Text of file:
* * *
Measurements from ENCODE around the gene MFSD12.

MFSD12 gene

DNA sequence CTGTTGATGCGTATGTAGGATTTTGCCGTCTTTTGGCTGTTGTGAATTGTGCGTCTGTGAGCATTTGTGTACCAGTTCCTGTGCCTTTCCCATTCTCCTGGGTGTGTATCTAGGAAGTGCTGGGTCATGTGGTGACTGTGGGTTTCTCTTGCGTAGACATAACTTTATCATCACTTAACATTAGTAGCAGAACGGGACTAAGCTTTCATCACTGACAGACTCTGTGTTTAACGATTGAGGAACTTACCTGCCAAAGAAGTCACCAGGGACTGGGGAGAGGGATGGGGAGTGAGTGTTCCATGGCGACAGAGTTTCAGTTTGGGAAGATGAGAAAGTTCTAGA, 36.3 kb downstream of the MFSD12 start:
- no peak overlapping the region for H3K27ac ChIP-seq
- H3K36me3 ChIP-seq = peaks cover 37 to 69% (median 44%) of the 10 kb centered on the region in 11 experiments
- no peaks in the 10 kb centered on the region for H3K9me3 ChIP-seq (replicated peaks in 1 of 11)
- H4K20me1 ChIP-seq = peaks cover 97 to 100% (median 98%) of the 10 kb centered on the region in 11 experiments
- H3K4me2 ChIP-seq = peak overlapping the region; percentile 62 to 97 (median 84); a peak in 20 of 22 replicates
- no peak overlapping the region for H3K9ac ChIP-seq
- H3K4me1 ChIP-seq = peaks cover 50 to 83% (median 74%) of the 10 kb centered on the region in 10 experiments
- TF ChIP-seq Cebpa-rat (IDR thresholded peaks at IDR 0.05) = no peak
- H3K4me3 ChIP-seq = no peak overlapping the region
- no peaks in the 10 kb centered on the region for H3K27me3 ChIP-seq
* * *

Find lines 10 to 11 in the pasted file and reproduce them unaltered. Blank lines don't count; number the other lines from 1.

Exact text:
- H3K4me1 ChIP-seq = peaks cover 50 to 83% (median 74%) of the 10 kb centered on the region in 10 experiments
- TF ChIP-seq Cebpa-rat (IDR thresholded peaks at IDR 0.05) = no peak